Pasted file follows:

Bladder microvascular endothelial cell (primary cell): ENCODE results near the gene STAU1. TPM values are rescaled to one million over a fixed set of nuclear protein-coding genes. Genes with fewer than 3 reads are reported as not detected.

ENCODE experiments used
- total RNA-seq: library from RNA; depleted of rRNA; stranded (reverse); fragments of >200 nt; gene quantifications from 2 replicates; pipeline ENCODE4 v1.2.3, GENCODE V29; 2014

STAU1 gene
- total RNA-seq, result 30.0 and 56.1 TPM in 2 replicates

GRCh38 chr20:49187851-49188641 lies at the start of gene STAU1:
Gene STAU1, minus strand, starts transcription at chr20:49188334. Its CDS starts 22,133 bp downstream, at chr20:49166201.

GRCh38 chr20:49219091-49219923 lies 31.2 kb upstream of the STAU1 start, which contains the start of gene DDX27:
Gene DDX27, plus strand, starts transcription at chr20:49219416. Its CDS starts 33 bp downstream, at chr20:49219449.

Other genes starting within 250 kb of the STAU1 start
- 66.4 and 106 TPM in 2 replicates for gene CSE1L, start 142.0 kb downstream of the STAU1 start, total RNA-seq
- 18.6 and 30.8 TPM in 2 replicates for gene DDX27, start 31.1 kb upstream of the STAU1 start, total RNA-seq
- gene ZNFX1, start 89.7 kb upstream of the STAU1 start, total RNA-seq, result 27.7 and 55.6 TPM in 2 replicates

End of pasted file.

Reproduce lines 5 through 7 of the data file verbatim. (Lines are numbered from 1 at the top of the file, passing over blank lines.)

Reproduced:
- total RNA-seq, result 30.0 and 56.1 TPM in 2 replicates

GRCh38 chr20:49187851-49188641 lies at the start of gene STAU1:
Gene STAU1, minus strand, starts transcription at chr20:49188334. Its CDS starts 22,133 bp downstream, at chr20:49166201.